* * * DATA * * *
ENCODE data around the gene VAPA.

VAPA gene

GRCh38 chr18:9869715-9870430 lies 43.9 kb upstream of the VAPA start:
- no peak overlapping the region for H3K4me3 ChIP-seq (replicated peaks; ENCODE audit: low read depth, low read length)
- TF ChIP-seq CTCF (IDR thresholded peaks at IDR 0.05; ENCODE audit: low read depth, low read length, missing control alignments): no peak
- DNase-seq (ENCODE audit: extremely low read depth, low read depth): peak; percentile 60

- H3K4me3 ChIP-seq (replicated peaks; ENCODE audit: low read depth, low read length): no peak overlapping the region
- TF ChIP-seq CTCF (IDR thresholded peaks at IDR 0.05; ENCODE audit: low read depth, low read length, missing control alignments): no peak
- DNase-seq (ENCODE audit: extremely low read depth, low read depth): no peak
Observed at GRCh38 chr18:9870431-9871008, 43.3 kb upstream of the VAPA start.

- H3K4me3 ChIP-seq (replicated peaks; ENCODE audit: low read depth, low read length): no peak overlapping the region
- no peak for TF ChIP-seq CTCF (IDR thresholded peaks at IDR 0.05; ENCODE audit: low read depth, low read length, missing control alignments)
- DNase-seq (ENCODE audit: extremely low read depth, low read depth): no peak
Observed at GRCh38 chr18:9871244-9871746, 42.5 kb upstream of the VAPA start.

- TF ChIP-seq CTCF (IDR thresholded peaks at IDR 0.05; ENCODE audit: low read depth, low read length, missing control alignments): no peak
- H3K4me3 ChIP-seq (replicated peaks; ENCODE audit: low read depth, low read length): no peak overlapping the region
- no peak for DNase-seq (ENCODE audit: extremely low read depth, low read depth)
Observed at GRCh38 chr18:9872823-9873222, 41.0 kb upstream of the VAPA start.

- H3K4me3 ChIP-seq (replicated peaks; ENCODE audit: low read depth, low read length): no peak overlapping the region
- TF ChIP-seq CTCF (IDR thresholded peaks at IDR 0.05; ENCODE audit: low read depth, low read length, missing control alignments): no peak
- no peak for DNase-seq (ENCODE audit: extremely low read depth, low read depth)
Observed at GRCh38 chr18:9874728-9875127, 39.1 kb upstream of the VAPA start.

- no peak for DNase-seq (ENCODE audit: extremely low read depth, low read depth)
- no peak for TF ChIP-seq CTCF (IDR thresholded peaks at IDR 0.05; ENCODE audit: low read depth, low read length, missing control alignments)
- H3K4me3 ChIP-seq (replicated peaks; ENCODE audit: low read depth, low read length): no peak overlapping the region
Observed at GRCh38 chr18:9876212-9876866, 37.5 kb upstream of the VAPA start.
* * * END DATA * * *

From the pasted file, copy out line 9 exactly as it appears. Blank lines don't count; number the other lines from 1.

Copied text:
- DNase-seq (ENCODE audit: extremely low read depth, low read depth): no peak